All systems are GO for a Thursday morning launch attempt of a United Launch Alliance Delta-IV rocket from Cape Canaveral Air Force Station Space Launch Complex 37. The rocket will thunder into space to put the GPS IIF-3 satellite into orbit for the U.S. Air Force. GPS IIF-3 is one of the next generation GPS satellites, incorporating various improvements to provide greater accuracy, increased signals, and enhanced performance for users. Weather permitting, GPS IIF-3 will push off its seaside launch pad atop the Delta-IV rocket at 8:10 a.m., with the launch window extending to 8:29 a.m. EDT.
For those interested in witnessing this launch in person, there are several locations along Florida’s Space Coast that offer great vantage points to watch the launch from, but some places are better than others. Cape Canaveral covers a lot of ground, so a location that is good for watching one type of rocket lift off might not necessarily be the best place for watching another.
Port Canaveral offers the best publicly accessible viewing location. Anywhere along the SR-528 Bennett Causeway or along Route 401 behind the Port will do the job of offering a great view of the rocket’s launch and ascent. Although the distance from the launch site (SLC-37) to Port Canaveral is nearly 9 miles, the concussive sound waves from the rocket and its twin solid rocket motors will still rattle your bones and offer a fantastic view. Anywhere along HWY-1 in Titusville also presents some fantastic public viewing areas for this launch vehicle, but the distance is considerably farther from SLC-37 than Port Canaveral.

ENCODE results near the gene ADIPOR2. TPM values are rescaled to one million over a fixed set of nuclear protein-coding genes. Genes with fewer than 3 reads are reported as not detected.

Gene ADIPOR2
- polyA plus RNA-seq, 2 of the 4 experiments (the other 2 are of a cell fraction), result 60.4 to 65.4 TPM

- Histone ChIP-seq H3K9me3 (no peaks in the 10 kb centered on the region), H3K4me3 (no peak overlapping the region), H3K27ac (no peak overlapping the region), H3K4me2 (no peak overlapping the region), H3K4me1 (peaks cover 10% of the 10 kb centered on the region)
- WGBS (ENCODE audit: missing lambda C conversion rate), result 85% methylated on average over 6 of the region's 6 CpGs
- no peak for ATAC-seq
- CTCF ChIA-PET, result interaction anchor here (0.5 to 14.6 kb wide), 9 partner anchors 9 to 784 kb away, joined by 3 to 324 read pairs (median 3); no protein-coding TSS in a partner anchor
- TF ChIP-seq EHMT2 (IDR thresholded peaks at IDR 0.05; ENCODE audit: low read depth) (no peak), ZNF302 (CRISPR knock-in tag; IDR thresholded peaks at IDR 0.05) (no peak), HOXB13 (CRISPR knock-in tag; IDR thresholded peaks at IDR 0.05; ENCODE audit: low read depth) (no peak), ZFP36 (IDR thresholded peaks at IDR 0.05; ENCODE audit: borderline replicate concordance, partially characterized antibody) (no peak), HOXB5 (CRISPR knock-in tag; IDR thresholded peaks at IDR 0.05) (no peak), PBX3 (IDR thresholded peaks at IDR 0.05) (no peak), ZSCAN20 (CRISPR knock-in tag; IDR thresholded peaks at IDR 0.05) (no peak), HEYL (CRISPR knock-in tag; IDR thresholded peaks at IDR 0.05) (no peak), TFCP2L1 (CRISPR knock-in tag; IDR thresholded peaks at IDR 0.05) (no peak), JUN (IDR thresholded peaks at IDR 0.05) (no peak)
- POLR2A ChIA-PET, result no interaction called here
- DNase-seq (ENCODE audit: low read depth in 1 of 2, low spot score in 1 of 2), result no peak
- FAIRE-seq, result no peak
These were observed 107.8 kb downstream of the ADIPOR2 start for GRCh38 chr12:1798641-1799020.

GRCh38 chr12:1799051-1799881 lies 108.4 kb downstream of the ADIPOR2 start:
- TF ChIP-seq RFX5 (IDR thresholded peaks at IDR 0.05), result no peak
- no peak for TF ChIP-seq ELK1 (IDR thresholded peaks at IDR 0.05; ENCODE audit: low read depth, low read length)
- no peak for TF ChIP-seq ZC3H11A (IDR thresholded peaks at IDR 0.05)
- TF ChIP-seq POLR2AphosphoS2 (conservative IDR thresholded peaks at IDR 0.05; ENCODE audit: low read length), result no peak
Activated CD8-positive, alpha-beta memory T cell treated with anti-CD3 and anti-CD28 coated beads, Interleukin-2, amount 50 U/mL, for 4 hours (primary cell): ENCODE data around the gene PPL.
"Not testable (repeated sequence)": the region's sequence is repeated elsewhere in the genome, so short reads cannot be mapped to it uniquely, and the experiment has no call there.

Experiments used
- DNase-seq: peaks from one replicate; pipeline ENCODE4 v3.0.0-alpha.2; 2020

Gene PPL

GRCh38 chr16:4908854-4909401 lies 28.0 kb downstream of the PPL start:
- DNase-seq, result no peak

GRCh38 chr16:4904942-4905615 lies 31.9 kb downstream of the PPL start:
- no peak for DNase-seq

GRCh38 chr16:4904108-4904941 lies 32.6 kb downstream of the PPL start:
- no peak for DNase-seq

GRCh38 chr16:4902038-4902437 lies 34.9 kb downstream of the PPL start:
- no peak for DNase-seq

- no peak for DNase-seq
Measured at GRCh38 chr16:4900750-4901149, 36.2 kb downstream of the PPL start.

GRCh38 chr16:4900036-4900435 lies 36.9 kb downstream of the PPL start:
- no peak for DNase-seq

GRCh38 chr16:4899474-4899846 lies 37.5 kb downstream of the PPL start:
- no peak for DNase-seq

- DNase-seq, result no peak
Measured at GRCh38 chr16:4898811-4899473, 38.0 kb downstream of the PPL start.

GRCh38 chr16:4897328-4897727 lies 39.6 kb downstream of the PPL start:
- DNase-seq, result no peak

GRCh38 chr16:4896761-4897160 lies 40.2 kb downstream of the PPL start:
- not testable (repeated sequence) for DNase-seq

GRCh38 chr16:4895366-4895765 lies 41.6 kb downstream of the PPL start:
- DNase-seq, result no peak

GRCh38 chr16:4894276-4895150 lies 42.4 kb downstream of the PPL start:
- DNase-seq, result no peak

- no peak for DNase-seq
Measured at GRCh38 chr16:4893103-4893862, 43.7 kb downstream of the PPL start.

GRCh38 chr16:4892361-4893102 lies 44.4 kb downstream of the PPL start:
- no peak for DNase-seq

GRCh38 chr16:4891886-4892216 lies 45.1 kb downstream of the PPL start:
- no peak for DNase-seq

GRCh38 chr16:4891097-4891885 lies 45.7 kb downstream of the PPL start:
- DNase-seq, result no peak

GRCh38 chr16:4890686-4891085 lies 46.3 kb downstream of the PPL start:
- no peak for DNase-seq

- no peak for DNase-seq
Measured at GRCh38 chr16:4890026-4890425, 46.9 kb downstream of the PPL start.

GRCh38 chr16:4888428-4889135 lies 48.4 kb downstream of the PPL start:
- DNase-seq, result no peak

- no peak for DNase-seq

The Kennedy Space Center Visitor Complex will be open at 7:00 a.m., and is another option for witnessing this launch in person. Although launch viewing is included with general admission, the view is nothing spectacular, Port Canaveral is the best viewing option.
HOW TO GET TO PORT CANAVERAL: Take SR-528 or the “Beachline” as it is commonly known as from the west, AIA from the east (A1A turns into SR-528 if you’re coming from Cocoa Beach). Take ‘”Exit A North Terminals” and follow the road (Route 401) across the small drawbridge and around the curve which brings you behind the port. On the left side of the road is where you can watch the launch from. Best part? It’s free! Space is limited, so arrive early. you can also skip the port all together and watch the launch from the grassy field areas along the SR-528 Bennett Causeway, just keep an eye out for other people and vehicles parked along the waters edge.
Launch forecasts currently call for a 60% chance of favorable conditions expected at T-0 Thursday morning, with the primary concerns being violations of the Cumulous Cloud, Thick Cloud, and Flight through Precipitation rules. Forecasts call for much of the same for a second launch attempt Friday morning, October 5, if needed. Having passed a Launch Readiness Review Tuesday afternoon, teams will now begin final preparations to ready the rocket for launch Thursday morning, and will move the Mobile Service Tower (MST) away from the Delta-IV rocket Wednesday evening.
United Launch Alliance is the launch provider for the U.S. Air Force (USAF) Global Positioning System (GPS) Directorate. GPS satellites aid military personnel by providing navigational assistance for operations on land, at sea, and in the air. Civilian users around the world also use and depend on GPS for highly accurate time, location, and velocity information.